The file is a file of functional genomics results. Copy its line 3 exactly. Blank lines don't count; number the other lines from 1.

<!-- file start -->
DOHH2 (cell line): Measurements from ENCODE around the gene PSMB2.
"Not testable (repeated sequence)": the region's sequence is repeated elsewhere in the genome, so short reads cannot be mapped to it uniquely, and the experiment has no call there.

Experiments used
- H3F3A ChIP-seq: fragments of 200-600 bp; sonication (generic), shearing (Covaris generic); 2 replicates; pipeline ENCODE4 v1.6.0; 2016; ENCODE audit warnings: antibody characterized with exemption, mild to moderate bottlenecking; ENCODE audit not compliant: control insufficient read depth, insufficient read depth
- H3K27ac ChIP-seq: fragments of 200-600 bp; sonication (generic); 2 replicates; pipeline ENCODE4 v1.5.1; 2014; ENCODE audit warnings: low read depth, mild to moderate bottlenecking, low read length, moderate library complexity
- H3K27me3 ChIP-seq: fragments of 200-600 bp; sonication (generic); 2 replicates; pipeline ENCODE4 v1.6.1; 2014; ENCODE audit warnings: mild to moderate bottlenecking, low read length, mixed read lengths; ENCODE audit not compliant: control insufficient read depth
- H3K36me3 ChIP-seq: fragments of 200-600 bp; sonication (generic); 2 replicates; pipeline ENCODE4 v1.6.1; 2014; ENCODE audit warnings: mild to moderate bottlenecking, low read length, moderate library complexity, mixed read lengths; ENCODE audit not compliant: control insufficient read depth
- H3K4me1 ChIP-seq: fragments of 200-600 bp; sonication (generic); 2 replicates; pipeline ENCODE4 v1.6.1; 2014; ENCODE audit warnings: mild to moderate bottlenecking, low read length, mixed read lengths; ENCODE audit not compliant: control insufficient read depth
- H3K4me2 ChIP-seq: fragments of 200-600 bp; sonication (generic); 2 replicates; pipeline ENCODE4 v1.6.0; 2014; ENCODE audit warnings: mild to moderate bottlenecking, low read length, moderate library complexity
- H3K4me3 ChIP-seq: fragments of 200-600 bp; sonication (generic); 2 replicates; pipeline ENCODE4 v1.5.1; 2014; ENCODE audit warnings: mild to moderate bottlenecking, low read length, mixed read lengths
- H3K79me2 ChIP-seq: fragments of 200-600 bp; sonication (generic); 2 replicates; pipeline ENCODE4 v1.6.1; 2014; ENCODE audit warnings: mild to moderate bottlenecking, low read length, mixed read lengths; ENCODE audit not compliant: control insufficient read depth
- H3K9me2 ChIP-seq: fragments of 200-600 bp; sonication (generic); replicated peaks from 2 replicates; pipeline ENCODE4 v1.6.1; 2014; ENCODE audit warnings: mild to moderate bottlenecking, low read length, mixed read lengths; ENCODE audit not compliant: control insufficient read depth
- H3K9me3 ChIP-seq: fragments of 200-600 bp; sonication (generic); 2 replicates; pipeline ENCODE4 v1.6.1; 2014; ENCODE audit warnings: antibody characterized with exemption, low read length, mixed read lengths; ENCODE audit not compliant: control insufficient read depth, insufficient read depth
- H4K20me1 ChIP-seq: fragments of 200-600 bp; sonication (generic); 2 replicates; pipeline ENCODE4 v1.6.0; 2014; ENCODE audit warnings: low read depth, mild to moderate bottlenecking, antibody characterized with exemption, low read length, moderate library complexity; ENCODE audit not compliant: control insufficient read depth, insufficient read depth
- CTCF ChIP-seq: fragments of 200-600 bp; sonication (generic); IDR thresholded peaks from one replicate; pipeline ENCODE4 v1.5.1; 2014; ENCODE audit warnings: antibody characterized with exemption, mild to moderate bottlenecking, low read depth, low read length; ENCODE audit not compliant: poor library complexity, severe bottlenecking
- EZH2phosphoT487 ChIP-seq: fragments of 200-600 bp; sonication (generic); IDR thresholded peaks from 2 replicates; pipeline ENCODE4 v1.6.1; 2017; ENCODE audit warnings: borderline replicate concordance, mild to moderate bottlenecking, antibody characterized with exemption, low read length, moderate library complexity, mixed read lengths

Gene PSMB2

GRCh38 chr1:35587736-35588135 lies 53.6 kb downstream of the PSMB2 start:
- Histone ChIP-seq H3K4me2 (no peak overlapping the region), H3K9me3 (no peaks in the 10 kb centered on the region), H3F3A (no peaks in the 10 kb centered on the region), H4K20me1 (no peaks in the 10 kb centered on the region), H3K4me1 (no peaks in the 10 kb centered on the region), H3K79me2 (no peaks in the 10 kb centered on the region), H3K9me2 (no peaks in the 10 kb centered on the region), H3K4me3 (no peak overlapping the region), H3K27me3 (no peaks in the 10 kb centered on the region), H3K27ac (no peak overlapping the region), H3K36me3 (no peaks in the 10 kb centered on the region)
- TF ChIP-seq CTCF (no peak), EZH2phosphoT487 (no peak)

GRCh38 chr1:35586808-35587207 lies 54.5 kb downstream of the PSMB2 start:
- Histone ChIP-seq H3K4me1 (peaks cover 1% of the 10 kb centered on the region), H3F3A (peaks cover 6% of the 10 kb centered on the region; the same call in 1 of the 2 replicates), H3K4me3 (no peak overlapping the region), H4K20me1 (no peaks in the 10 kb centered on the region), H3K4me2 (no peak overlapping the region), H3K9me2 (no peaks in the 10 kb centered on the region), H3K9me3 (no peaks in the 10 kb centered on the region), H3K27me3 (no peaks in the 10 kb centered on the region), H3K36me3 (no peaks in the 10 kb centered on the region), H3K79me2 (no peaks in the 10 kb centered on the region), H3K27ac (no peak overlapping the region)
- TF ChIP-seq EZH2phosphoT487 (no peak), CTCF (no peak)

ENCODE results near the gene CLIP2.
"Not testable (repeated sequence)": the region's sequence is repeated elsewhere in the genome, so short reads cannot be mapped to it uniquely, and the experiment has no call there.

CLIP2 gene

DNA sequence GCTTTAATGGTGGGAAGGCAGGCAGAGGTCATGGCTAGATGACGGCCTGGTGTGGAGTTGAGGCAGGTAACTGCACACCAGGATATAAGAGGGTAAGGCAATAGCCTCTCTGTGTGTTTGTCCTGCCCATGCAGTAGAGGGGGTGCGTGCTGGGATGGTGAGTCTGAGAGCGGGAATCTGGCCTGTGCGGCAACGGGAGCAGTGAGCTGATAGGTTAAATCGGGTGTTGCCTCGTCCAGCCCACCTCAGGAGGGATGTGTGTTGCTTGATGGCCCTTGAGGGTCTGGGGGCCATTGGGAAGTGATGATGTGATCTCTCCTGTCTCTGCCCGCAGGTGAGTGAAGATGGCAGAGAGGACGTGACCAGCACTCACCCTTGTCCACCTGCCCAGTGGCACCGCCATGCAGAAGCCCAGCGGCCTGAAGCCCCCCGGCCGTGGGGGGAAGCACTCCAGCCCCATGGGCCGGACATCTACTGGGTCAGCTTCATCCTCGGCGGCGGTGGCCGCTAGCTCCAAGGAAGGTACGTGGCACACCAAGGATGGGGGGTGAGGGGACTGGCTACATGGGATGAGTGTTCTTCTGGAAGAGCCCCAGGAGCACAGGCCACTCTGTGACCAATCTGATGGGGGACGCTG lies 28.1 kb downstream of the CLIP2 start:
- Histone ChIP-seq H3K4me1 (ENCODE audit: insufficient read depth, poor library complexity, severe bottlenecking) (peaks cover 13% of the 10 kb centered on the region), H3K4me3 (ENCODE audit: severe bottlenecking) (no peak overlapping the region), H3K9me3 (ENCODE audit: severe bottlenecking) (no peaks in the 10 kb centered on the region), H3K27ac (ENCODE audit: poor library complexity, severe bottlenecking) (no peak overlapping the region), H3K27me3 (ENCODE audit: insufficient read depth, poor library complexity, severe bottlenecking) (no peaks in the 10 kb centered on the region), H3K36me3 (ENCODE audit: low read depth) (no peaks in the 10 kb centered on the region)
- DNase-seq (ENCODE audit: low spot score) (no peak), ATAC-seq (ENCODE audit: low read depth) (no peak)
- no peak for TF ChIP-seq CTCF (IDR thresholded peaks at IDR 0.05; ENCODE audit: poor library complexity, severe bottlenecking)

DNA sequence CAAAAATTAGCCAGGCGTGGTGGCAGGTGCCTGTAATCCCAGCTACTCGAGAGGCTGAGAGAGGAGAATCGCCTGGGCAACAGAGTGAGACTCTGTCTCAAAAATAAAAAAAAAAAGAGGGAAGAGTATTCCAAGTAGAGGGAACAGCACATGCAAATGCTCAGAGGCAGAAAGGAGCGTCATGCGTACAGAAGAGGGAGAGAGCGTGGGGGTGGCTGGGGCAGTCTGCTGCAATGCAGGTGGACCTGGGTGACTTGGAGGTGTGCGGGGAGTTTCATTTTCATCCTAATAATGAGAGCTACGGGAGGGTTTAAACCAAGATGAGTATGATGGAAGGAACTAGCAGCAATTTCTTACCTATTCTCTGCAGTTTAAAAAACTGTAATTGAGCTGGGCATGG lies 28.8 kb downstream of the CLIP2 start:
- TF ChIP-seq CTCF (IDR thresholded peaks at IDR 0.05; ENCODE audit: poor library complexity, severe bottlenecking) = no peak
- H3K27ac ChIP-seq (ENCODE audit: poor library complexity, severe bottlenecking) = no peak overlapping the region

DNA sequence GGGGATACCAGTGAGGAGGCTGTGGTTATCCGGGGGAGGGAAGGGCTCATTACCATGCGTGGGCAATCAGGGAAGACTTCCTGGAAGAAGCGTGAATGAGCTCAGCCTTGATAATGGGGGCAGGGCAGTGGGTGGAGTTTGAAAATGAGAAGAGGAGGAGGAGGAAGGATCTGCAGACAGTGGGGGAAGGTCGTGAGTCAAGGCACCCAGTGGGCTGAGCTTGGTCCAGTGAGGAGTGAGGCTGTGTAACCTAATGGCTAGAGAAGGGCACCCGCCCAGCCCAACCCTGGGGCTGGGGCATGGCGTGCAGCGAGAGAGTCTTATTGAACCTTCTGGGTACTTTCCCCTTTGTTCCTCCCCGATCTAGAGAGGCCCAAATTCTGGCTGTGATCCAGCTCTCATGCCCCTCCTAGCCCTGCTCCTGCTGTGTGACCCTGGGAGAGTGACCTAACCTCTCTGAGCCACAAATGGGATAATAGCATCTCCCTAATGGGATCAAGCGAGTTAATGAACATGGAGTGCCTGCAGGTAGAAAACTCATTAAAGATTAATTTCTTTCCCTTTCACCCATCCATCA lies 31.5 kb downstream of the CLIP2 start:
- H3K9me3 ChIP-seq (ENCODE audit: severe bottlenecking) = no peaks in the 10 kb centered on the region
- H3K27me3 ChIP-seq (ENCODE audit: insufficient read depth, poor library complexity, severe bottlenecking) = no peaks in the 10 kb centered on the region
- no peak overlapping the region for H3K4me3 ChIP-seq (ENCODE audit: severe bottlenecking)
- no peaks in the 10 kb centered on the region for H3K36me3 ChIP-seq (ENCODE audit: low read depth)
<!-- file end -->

Experiments used